In December 2014, Israel’s then Antitrust Commissioner announced his decision to break up the Noble-Delek dominant position in this sector by cancelling a previous arrangement proposed by the Commissioner that would have allowed such parties to retain their respective stakes in Leviathan and Tamar on the condition that they sell their shares in the smaller Tanin and Karish fields. This decision resulted in an immediate halt in the development of Leviathan and triggered an intense deliberation process by the Israeli government, involving negotiations with Noble and Delek. The aim of such negotiations was to adopt a long term comprehensive arrangement which would enable the development of Israeli gas reservoirs on the one hand, while affording solutions to the natural concerns of exploitation of a monopolistic position. This process took place during the entire year 2015 and involved public and parliamentary hearings and heated debate among the Israeli public. Finally on December 17, 2015, the Israeli Government approved the Natural Gas Framework, which constitutes a comprehensive regulation of this issue (the “Framework”).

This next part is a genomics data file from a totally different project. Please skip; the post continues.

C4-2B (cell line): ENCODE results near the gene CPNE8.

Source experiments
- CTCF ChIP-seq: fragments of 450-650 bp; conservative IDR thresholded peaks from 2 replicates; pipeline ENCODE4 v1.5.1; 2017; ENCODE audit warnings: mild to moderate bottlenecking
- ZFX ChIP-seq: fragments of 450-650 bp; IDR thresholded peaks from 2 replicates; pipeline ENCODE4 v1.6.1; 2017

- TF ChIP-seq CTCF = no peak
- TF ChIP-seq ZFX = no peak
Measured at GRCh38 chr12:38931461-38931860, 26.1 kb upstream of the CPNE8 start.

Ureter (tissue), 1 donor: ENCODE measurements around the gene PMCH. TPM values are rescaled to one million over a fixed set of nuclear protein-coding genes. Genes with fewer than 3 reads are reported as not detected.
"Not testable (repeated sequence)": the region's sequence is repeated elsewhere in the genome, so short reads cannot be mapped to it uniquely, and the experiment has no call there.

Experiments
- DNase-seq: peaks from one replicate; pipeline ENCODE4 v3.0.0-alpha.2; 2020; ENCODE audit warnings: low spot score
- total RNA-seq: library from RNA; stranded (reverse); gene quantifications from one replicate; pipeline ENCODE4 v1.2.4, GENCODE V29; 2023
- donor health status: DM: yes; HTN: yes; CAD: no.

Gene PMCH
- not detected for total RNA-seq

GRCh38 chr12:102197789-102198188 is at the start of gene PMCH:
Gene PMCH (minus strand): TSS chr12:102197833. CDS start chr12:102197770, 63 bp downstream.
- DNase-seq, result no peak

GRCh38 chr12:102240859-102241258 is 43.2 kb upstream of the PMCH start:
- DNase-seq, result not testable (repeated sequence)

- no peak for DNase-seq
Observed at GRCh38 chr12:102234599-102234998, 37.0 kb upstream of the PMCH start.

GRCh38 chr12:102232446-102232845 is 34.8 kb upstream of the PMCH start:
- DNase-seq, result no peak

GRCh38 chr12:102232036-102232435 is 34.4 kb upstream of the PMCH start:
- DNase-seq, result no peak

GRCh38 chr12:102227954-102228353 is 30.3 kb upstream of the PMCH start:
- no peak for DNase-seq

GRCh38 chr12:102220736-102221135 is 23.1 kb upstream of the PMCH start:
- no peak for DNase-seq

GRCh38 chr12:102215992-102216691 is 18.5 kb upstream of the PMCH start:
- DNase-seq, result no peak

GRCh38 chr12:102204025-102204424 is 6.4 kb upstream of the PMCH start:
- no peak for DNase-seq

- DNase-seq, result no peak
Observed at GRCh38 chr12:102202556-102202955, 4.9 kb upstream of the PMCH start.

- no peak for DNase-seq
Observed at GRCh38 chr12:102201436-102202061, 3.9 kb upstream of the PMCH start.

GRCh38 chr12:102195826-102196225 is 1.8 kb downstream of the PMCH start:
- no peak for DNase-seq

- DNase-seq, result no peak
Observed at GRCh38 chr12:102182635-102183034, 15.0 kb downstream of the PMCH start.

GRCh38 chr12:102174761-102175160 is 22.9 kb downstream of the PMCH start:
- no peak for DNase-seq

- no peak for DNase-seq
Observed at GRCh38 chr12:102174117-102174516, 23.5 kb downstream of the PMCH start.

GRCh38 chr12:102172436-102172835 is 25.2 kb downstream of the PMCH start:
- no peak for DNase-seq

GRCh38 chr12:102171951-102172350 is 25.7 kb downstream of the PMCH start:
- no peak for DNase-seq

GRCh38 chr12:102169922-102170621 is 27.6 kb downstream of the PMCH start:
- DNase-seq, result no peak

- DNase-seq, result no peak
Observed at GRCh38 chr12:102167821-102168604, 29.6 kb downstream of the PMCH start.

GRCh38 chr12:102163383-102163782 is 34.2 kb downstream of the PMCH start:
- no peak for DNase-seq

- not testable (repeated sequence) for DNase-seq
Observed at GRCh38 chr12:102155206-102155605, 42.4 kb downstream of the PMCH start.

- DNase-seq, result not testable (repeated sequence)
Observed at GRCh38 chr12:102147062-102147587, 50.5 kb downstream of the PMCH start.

Main Principles of the Framework:

  • Mandatory Sale: Noble and Delek must sell all their rights in the small fields Tanin and Karish within a specified 14 month timeframe. Delek Group must sell all of its rights in the Tamar field and Noble Energy must sell at least 11% of its rights (limiting its maximum holdings in Tamar to 25%) by December 2021. The buyers of the above mentioned holdings must be unrelated third parties, who shall be approved by the Petroleum Commissioner in consultation with the Antitrust Commissioner. 
  • Development and Local Purchase Commitments: The Leviathan leaseholders must purchase at least US$1.5 billion in services and equipment for the Leviathan field’s development by the end of 2017 and the Tamar and Leviathan leaseholders must invest at least US$500 million over eight years in pertinent Israeli goods and services, R&D, personnel and professional training.